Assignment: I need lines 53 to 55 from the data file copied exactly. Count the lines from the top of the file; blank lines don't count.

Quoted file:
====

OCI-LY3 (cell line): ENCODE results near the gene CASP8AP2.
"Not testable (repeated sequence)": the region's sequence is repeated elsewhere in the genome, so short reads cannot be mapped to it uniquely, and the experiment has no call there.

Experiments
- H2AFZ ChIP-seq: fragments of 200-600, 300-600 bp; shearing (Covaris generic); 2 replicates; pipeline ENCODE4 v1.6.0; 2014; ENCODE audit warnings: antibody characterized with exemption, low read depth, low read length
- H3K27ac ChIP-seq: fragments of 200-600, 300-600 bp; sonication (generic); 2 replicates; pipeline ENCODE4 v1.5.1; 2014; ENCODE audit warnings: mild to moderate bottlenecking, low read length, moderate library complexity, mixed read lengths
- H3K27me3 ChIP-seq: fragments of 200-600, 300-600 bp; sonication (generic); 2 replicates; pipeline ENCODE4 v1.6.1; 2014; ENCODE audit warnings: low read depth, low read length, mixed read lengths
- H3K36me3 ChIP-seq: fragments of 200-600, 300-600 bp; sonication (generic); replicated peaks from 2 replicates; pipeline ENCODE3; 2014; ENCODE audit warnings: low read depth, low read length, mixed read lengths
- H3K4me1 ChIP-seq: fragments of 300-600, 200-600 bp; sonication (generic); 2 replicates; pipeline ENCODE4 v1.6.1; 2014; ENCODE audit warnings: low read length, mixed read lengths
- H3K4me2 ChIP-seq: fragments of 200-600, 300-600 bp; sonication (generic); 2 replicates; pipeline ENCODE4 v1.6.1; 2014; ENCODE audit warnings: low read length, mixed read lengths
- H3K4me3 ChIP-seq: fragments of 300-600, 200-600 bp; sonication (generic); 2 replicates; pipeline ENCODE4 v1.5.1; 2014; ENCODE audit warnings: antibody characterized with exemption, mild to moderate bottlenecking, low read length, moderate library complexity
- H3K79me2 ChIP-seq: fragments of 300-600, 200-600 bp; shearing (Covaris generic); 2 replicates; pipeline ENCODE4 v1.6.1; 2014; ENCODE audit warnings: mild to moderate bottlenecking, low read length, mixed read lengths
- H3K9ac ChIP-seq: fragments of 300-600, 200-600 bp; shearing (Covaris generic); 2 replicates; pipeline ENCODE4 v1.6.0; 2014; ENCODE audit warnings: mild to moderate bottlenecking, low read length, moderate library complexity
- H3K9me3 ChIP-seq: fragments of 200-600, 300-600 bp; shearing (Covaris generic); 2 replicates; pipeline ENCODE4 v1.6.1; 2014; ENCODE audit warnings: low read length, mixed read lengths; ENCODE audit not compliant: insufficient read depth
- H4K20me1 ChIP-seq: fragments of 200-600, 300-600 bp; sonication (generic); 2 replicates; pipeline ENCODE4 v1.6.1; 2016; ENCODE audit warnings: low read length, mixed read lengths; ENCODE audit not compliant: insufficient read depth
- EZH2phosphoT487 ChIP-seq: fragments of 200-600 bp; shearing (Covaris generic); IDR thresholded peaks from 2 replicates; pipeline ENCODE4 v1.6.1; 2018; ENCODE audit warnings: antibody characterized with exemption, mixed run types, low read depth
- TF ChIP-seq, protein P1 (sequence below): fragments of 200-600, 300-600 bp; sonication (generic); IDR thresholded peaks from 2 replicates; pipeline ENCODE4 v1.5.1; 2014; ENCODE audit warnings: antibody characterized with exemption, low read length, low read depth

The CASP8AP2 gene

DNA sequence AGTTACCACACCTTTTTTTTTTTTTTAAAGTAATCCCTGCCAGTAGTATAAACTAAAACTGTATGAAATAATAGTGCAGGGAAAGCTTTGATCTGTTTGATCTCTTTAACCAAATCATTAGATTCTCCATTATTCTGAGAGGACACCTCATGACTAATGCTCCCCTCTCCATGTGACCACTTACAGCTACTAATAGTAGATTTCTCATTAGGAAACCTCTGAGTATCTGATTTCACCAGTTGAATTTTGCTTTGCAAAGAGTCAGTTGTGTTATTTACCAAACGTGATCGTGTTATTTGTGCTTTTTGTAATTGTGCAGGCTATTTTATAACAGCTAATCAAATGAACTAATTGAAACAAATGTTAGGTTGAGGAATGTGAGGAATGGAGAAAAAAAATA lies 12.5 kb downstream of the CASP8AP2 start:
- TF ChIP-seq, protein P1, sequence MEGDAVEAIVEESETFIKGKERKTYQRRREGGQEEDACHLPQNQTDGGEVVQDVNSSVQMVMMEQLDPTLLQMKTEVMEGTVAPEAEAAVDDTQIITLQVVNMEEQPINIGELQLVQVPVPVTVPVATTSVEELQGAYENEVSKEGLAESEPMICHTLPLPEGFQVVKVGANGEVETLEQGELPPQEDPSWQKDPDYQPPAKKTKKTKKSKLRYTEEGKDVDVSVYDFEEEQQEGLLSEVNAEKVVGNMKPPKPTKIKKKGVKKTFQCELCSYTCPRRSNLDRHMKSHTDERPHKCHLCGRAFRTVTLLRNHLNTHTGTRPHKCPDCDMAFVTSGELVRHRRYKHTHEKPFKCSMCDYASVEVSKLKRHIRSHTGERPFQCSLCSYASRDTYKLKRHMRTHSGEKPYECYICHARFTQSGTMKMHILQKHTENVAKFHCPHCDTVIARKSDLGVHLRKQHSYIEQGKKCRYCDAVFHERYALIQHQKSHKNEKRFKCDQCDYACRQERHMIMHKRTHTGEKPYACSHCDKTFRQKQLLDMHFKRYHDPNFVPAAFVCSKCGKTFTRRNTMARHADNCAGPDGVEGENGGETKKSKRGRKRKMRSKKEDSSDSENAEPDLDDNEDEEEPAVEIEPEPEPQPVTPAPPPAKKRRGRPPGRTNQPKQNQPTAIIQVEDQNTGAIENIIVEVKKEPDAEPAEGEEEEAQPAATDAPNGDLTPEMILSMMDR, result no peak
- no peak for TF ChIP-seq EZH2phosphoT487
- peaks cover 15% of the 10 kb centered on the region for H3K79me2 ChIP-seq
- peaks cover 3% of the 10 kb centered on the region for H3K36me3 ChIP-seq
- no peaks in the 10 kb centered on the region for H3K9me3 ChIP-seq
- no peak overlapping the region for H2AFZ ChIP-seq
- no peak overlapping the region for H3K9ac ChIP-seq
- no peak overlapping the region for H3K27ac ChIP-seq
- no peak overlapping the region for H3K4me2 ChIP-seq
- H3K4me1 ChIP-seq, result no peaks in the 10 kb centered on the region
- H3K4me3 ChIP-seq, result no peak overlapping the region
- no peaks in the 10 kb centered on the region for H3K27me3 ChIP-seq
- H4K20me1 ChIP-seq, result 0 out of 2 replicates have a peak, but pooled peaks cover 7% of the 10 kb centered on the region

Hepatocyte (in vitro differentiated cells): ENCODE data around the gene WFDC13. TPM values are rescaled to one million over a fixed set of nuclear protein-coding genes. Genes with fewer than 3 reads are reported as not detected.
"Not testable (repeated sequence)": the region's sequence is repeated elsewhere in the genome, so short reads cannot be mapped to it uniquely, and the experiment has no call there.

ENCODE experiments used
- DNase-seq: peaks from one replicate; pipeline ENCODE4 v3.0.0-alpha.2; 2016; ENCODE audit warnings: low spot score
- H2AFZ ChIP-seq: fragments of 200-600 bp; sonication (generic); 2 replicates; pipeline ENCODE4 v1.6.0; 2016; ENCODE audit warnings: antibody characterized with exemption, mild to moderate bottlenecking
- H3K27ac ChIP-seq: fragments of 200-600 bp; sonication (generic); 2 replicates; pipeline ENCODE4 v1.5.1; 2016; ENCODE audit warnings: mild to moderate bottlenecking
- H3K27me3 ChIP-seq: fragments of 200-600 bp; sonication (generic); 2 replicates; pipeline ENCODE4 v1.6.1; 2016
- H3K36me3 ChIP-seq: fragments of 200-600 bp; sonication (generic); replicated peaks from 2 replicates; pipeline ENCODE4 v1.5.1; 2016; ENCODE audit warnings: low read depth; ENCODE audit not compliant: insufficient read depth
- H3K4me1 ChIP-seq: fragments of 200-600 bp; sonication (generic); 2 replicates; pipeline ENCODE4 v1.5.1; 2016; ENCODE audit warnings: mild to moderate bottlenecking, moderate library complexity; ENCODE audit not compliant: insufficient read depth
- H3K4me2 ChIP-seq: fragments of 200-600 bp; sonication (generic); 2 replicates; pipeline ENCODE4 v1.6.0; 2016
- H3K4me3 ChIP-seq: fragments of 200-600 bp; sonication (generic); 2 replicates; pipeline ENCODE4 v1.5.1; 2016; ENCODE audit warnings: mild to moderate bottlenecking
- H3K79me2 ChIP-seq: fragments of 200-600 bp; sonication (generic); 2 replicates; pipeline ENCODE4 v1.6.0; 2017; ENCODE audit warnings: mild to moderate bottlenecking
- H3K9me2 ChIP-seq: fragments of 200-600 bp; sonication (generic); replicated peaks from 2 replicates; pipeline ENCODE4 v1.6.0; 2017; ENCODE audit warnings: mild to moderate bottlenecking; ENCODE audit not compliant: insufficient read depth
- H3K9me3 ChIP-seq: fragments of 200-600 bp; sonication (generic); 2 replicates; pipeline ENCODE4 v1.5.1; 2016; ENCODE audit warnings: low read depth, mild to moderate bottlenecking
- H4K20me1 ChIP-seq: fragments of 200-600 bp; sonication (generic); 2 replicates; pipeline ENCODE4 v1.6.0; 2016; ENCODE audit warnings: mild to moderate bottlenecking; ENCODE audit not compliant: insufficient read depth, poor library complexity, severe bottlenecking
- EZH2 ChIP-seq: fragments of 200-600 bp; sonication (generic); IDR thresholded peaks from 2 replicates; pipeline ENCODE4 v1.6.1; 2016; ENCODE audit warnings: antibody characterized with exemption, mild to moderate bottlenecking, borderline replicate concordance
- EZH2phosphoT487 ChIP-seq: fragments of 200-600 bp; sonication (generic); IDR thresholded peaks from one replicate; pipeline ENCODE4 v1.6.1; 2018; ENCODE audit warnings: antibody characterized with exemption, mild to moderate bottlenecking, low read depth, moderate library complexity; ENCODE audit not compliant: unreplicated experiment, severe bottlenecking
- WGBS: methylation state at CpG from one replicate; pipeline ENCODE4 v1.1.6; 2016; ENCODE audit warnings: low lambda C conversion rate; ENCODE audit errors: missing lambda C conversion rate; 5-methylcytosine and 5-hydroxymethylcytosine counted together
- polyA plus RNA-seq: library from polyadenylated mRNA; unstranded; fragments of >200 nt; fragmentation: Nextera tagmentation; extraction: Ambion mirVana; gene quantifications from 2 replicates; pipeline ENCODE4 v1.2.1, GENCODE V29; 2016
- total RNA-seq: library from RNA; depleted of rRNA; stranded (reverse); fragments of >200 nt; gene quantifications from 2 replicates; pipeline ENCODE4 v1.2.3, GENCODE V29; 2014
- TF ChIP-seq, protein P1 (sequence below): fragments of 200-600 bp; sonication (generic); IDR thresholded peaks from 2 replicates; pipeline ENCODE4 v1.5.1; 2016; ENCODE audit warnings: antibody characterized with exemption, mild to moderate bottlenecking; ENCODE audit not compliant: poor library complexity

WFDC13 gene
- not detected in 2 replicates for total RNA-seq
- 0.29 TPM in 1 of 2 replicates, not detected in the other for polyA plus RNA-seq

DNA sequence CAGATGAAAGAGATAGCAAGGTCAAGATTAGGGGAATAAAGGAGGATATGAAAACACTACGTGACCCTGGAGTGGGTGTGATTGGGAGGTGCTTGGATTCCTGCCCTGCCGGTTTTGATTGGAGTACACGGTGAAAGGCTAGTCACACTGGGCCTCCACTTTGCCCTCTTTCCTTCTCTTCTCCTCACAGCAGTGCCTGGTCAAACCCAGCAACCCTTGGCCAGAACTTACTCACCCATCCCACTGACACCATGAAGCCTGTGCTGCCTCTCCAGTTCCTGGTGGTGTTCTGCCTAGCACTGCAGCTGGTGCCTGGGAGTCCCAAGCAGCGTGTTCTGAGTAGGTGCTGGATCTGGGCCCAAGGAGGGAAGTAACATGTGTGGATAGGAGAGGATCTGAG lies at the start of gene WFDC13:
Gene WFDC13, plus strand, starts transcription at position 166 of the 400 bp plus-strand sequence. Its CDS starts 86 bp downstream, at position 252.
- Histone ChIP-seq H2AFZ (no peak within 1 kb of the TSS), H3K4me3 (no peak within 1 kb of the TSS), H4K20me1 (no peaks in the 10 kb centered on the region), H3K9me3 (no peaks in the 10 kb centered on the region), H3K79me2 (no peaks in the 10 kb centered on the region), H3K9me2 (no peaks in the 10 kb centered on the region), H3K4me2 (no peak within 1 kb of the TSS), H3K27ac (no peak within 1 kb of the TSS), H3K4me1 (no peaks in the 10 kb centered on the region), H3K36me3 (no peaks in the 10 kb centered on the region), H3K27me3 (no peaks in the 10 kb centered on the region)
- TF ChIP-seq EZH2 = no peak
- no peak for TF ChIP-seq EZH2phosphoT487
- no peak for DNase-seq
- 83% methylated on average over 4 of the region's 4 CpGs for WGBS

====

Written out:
WFDC13 gene
- not detected in 2 replicates for total RNA-seq
- 0.29 TPM in 1 of 2 replicates, not detected in the other for polyA plus RNA-seq